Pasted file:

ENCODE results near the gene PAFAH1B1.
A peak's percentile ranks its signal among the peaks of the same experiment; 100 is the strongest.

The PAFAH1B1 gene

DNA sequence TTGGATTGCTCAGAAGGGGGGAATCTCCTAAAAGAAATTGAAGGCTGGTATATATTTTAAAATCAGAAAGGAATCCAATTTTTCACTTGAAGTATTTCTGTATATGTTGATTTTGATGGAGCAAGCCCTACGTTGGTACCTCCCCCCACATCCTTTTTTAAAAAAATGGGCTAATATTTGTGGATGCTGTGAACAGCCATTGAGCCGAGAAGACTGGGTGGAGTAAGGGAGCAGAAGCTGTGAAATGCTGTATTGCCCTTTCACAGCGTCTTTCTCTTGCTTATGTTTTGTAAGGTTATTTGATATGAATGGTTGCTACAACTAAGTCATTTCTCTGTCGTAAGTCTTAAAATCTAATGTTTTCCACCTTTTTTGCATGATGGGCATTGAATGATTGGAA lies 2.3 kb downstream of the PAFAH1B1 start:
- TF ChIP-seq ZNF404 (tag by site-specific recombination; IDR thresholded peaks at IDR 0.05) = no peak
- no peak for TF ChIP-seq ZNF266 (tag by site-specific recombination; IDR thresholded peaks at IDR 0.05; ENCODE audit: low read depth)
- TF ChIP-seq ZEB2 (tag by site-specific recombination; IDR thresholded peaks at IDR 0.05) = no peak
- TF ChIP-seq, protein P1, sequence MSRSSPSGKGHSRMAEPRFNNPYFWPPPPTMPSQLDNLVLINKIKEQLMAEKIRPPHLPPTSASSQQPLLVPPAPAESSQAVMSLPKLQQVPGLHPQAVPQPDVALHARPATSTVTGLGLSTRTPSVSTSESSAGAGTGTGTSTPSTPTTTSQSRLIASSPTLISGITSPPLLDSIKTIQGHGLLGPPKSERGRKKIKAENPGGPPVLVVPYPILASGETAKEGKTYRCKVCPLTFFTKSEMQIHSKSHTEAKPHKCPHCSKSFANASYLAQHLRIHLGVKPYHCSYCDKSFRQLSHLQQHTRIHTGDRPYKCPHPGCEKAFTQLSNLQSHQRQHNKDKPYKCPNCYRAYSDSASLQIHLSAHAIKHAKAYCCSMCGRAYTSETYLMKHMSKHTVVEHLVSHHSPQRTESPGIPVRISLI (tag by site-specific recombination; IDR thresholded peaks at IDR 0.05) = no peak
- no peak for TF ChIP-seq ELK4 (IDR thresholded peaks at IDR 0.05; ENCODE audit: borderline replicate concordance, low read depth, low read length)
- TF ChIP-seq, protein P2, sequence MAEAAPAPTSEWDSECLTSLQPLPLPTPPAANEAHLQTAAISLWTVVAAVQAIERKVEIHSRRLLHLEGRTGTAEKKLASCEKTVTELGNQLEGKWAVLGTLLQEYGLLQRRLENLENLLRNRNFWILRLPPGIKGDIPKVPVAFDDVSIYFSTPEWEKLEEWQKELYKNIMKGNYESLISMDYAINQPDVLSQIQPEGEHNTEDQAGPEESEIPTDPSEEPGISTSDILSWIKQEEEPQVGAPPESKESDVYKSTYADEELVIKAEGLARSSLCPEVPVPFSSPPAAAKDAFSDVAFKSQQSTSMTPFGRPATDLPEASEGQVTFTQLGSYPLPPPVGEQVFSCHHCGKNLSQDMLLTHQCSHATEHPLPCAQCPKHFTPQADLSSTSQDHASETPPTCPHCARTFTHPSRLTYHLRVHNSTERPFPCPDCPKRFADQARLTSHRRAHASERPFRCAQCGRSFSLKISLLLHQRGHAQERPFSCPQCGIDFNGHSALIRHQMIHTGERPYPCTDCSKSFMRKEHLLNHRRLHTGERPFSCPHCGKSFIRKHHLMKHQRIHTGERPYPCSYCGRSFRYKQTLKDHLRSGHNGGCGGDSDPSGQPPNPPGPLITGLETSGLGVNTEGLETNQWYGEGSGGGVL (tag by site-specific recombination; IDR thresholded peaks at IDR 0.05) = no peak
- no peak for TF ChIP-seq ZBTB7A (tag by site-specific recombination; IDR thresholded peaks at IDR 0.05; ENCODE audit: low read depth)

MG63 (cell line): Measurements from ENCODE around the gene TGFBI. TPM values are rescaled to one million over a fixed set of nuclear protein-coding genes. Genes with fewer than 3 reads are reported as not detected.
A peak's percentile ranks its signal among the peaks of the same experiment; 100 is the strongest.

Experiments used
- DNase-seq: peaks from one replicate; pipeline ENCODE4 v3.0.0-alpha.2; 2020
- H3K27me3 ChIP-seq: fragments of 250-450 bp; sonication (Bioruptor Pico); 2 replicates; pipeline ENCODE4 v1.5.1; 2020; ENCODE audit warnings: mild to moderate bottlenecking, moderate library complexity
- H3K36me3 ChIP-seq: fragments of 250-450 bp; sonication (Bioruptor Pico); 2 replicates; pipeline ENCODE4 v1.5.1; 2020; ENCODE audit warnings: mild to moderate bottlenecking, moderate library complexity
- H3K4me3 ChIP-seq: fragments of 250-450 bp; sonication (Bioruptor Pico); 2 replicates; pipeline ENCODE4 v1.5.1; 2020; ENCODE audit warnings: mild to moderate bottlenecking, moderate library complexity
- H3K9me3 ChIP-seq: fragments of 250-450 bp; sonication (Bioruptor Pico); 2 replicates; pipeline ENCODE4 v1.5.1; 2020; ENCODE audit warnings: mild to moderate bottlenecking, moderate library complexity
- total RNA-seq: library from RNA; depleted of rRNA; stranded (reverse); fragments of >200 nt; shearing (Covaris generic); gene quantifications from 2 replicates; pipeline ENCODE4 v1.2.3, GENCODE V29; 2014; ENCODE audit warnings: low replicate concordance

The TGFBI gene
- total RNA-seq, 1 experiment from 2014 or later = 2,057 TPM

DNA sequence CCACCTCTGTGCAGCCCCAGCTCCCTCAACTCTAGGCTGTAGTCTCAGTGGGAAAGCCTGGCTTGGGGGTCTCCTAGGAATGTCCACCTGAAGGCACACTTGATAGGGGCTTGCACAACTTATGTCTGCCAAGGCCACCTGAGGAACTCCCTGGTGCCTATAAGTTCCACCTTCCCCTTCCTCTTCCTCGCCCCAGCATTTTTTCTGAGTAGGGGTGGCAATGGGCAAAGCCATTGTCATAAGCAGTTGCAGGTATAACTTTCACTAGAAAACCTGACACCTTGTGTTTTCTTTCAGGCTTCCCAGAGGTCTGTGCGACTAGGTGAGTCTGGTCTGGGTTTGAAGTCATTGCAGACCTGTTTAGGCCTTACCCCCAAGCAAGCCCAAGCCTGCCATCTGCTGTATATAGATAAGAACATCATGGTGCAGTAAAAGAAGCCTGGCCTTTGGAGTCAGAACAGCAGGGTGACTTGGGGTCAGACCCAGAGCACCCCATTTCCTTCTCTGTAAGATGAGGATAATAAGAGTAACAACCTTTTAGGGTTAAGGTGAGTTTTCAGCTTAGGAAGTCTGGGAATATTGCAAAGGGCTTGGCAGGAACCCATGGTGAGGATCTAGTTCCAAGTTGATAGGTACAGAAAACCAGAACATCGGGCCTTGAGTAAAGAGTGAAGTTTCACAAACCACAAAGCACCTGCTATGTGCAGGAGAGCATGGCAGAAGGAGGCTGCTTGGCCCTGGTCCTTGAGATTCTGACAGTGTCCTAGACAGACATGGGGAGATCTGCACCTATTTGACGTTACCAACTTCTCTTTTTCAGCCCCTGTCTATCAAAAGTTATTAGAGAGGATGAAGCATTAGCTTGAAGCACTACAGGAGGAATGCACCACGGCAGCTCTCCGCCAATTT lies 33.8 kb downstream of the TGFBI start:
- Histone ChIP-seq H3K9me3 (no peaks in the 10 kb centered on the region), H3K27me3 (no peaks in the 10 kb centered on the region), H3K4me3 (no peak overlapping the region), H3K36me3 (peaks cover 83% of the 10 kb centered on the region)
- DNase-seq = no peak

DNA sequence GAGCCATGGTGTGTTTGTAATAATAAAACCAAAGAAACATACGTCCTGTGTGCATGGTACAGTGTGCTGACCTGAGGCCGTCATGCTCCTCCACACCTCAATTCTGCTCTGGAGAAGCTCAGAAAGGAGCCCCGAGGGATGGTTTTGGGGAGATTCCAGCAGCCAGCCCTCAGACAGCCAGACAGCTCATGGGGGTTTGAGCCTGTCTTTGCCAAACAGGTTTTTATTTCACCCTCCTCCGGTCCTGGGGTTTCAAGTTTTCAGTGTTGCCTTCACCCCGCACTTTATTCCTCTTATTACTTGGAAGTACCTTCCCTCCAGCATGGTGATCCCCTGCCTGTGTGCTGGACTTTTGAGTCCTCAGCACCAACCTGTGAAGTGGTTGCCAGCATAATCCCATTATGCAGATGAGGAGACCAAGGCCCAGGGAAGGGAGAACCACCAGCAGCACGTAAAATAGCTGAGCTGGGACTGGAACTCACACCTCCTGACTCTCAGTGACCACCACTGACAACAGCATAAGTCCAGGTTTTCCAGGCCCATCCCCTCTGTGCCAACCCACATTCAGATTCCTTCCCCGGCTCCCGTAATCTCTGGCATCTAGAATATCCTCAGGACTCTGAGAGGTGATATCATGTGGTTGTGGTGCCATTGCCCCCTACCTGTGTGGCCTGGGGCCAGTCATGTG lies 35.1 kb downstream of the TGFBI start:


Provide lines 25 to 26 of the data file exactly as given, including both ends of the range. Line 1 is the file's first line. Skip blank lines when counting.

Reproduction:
- DNase-seq = no peak

DNA sequence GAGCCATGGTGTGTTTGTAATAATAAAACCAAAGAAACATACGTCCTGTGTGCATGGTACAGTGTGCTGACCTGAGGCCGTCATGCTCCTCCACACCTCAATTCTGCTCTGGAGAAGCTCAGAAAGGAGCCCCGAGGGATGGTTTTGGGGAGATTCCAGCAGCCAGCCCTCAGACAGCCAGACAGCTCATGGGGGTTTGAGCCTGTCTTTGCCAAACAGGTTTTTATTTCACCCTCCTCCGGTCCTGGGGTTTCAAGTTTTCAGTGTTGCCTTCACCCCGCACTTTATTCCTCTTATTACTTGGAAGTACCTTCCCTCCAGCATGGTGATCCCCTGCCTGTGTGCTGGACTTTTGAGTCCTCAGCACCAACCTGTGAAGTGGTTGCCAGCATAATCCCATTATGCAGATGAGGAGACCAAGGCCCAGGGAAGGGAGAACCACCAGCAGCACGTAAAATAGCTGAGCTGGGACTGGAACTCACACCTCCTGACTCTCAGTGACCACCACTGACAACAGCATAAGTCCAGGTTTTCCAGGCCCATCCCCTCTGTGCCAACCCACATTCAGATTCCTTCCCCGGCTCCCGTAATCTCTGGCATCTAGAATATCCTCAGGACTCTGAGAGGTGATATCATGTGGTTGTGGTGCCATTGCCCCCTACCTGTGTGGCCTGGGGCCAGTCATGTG lies 35.1 kb downstream of the TGFBI start: